Advice regarding responding to GP who will not prescribe 'unlicensed' NDT's

Hi all

I would be grateful for some advice to those who may have been there and done it regarding responding to a GP who will not consider prescribing NDT's as they are unlicensed. I hesitated initially regarding whether I should write them back or not but I have decided to pursue this. Whilst I have to resign myself to the fact that my doctors are not going to help me in this way, i would be grateful if I could direct them to an article to show that other doctors in the UK can and do prescribe and to also give them some current, definitive information on NDT's as they also stated in their response that this should be administered by a specialist who understands thyroid issues which they state they are not.

They have asked to be kept abreast of anything that is discussed from any consultations I have with the specialist which is fine. I in turn have asked that if they cannot support me with regards to administering NDT's can they at least enable me to have my bloods tested regularly so that I monitor how my body is responding to medication - do you think this is reasonable? Also, which tests should I try and get done i.e. standard TSH tests, what else? Finally, I have asked if they have any tests pre 5 years ago (when I was 100% so that I can look at the results to give me an idea of what works for me - is this a good idea?

Thanks for any help you can give in advance

19 Replies

  • This link will explain Named Patient prescribing and NDT

  • Thanks for the link, some of it will prove useful however, I dont get the named patient bit. Will a GP care to prescribe this if they themselves havent diagnosed the patient OR if they dont understand the condition or how to treat it as mine seem to say?

  • Who diagnoses is largely irrelevant (presuming it's a suitably qualified person) as we all change GPs and Consultants from time to time.

    'Off-label' or 'unlicensed' prescribing: Sometimes doctors find that a licensed medicine works well for a certain condition, age group, or at a dose for which it has not been licensed by the regulator.

    They prescribe it, based on their own and their colleagues’ experience, published studies, and findings presented at professional meetings. This is called 'off label' prescribing.

    It is more likely to happen when there are either no alternatives, or where access to effective alternatives is restricted.

    Sometimes doctors will also ask the MHRA to import a medicine that has been licensed outside Europe if they think this might help a particular patient, on what is known as a named patient basis or 'unlicensed' use."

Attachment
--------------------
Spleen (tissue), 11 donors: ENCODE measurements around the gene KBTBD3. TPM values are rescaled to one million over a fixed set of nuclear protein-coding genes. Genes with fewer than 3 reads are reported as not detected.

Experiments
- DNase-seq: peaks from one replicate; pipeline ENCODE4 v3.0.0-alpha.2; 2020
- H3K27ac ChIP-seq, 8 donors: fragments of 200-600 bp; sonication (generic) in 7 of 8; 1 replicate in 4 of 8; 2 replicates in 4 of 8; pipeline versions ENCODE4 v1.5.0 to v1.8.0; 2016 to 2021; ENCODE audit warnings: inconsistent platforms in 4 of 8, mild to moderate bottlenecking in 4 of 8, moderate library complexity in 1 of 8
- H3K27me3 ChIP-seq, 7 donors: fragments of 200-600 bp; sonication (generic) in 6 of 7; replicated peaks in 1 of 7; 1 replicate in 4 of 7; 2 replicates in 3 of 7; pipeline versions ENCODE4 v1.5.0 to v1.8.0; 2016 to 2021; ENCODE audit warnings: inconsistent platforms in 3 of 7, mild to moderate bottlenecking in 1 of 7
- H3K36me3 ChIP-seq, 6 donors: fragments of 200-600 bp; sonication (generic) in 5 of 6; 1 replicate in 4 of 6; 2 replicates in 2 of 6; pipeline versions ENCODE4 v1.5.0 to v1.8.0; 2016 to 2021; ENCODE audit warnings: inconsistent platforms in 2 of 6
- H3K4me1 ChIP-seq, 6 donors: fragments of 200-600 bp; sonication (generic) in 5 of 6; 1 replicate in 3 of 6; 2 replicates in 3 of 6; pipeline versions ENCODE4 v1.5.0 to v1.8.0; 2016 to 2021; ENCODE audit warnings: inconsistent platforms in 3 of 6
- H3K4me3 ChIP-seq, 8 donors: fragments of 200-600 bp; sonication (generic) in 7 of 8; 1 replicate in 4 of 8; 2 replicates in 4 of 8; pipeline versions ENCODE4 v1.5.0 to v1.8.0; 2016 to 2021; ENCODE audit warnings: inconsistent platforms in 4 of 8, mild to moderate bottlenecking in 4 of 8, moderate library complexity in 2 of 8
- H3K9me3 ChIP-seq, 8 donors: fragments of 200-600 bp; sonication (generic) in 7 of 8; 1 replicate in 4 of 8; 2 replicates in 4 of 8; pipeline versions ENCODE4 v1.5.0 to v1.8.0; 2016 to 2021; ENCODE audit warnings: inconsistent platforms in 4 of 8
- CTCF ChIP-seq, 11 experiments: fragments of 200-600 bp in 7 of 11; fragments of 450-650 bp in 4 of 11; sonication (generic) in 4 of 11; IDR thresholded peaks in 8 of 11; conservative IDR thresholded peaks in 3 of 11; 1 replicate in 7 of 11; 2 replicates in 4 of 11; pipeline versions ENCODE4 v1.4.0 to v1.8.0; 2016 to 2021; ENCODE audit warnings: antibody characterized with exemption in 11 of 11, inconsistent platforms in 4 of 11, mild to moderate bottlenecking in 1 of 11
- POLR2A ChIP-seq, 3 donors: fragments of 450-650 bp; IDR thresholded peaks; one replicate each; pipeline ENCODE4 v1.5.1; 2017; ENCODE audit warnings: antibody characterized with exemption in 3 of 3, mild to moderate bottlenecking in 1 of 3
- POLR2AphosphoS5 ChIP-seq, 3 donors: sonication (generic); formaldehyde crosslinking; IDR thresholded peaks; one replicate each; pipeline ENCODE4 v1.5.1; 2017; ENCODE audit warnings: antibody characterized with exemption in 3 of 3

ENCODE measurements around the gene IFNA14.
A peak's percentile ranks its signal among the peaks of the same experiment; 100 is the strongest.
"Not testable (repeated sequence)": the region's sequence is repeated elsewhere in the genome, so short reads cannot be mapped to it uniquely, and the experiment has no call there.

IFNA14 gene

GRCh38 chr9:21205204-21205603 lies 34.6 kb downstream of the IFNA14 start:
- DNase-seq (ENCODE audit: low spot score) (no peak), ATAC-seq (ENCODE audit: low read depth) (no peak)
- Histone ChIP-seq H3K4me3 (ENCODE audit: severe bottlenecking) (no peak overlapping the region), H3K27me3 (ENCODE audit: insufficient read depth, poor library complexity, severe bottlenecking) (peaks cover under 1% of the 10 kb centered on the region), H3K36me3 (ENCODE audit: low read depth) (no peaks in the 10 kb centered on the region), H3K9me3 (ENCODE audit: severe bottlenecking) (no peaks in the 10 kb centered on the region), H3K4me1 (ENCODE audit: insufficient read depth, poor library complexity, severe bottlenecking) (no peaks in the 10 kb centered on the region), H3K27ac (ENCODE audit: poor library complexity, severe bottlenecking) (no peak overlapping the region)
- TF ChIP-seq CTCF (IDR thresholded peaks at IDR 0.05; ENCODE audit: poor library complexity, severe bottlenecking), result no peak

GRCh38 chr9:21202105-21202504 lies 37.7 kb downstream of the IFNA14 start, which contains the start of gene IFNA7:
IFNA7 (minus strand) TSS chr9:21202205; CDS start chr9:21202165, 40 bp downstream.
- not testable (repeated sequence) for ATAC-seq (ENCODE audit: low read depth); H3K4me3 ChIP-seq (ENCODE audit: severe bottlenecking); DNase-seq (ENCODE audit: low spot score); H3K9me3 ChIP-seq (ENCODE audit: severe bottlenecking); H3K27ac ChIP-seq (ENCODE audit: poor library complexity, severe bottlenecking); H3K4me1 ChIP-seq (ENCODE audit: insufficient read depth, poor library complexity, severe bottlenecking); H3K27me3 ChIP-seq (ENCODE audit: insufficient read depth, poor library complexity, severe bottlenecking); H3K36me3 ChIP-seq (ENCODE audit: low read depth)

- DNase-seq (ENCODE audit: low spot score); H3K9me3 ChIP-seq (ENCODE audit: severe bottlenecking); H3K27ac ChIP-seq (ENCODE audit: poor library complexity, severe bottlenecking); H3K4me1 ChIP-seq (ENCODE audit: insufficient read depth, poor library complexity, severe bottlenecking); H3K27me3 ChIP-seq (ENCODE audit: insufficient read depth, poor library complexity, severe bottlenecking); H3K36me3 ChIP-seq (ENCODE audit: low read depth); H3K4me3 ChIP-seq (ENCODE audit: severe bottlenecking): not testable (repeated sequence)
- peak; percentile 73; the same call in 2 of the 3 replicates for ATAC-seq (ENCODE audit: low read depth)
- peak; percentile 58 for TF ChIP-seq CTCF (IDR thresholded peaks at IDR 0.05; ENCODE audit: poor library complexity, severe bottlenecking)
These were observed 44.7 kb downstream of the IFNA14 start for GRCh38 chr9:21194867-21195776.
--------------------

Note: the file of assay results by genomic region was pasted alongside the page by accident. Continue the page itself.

So if a GP can be sufficiently motivated to help their patient, they can research it, read up on other research findings, check with colleagues etc, and then prescribe on the named patient basis. Whilst they aren't qualified in the specialty of Endocronology, they have suffient medical / biological knowledge to interpret and monitor blood results etc, and of course that is nothing they wouldn't be doing on the "gold standard" T4 meds. Monitoring a patient taking any new meds requires the same approach even if the detail is different.

    When individuals "self-harm" through nicotine, alcohol and drug abuse, they are nevertheless still entitled to access appropriate GP care, and testing, so it seems reasonable the same service is afforded to someone wanting to take care of their health.

  • Thank you for this - I approach this with trepidation as I guess there is a part of me still that is a little concerned about pressing for help after they have said no. This does make sense though - lets hope they see it the same way.

  • After the raft of private blood tests that I am having done on Monday, I shall be starting to take NDT rather than my prescribed T3&4, on a go it alone basis. I've not bothered to tell my GP as I already know he won't prescribe NDT, and did a bit of loud la la la-ing when I said it was available on the web. Didn't mention I'd already bought mine ;-)

  • Good for you. It's practically criminal that so many of us are forced to go it alone, but my OH hasn't looked back since she started taking NDT. It's worked brilliantly for her. She's not 100% better but 90% of feeling like her old self is so much better than feeling like death warmed up.

    Hope it works as well, if not even better, for you xx

  • Your too kind LilyMay.

    Am very pleased that your OH is feeling so much better, long may it continue for you both :-) x

  • Page 191 of this PDF tells you how many prescriptions for Armour were issued in 2012: